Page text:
Moreover, to the extent Defendants contend that their deportation prevents us from granting effective relief to the government if it prevails on appeal, we reject that argument as well. In United States v. Villamonte-Marquez, 462 U.S. 579, 103 S.Ct. 2573, 77 L.Ed.2d 22 (1983), a jury convicted two foreign nationals of drug smuggling. On appeal, the Second Circuit reversed their convictions based upon a perceived Fourth Amendment violation. The government successfully filed a petition for certiorari with the Supreme Court but did not obtain a stay of the mandate. Accordingly, while the case was pending before the Supreme Court, the defendants were released from custody and deported. The defendants argued that their deportation mooted the matter. The Court concluded that because defendants could be extradited and imprisoned for their crimes or could re-enter this country on their own and be subject to arrest and imprisonment, their deportation did not render the case moot.
If the government is successful in this appeal, it could seek to have Defendants extradited 2 or they could re-enter the country on their own. In either situation, Defendants would be subject to arrest and imprisonment for the remainder of their sentences. Accordingly, we reject Defendants' argument that we cannot grant effective relief if the government prevails in this appeal.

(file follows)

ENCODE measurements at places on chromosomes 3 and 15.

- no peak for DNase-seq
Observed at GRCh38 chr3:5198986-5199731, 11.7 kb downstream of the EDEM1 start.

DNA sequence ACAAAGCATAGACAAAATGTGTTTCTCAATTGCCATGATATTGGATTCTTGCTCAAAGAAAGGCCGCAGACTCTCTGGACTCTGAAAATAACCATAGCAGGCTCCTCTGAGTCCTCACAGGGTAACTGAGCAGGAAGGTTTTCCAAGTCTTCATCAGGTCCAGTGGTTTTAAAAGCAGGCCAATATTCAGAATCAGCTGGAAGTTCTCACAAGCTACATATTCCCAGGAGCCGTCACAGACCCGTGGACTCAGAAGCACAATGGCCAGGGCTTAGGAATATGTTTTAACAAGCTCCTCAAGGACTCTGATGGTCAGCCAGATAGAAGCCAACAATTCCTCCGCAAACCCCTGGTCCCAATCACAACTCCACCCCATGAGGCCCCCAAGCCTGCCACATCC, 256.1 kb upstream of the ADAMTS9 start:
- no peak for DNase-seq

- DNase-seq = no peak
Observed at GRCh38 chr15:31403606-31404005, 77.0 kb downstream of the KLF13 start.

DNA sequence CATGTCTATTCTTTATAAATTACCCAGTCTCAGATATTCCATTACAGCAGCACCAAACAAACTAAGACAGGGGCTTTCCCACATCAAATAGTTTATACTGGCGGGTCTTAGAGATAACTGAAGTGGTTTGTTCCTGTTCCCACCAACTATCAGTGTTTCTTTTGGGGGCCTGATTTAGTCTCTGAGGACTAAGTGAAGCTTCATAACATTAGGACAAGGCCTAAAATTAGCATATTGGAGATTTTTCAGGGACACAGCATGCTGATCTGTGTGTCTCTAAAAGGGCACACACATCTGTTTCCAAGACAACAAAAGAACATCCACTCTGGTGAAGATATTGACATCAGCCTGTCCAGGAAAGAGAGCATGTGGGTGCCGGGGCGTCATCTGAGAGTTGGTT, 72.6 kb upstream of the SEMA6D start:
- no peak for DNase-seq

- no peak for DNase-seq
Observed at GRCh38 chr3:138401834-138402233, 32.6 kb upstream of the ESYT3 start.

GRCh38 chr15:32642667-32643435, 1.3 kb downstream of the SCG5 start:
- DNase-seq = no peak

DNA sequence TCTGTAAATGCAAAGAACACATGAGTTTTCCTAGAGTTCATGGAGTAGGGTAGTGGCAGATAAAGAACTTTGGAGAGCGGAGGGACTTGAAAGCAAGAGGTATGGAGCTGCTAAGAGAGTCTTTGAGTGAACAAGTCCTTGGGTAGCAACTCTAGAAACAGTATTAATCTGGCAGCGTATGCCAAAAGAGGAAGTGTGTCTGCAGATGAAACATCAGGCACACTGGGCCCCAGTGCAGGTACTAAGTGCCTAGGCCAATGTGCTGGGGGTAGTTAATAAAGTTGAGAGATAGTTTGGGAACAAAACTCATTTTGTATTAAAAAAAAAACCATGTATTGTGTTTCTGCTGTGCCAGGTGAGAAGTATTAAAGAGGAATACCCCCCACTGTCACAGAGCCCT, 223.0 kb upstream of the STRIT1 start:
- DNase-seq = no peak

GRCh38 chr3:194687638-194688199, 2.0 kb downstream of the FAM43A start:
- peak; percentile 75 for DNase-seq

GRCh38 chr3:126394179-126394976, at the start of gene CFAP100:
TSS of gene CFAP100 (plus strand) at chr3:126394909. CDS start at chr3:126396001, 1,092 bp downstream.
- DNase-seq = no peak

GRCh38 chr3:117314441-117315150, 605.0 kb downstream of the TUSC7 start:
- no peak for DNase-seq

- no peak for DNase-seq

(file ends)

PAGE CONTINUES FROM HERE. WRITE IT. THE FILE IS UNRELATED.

Prior to the advent of the sentencing guidelines, federal district judges enjoyed broad discretion in determining whether and how long an offender should be incarcerated. Mistretta v. United States, 488 U.S. 361, 363, 109 S.Ct. 647, 102 L.Ed.2d 714 (1989). This discretion led to a public perception that “federal judges [meted] out an unjustifiably wide range of sentences to offenders with similar histories, convicted of similar crimes, committed under similar circumstances.” Koon v. United States, 518 U.S. 81, 92, 116 S.Ct. 2035, 135 L.Ed.2d 392 (1996) (citations omitted). As a result, Congress created the United States Sentencing Commission (Commission) and charged it with specifying “an appropriate sentencing range for each class of convicted persons” based on various factors related to the offense and the offender. Id. (internal quotations omitted). Consistent with Congress' mandate, the Commission drafted the Sentencing Guidelines with the idea that courts would “treat each guideline as carving out a ‘heartland’; a set of typical cases embodying the conduct that each guideline describes.” Id. at 93, 116 S.Ct. 2035 (internal quotations omitted). The Commission realized, however, that certain unusual circumstances which the Commission did not contemplate when drafting a particular guideline could take a case outside the “heartland” of cases covered by the applicable guidelines. Id. at 92, 116 S.Ct. 2035. Accordingly, the Commission gave the district courts discretion to depart downward in atypical cases, where the Guidelines linguistically apply, but where the conduct at issue significantly differs from the norm. Id. at 93, 116 S.Ct. 2035.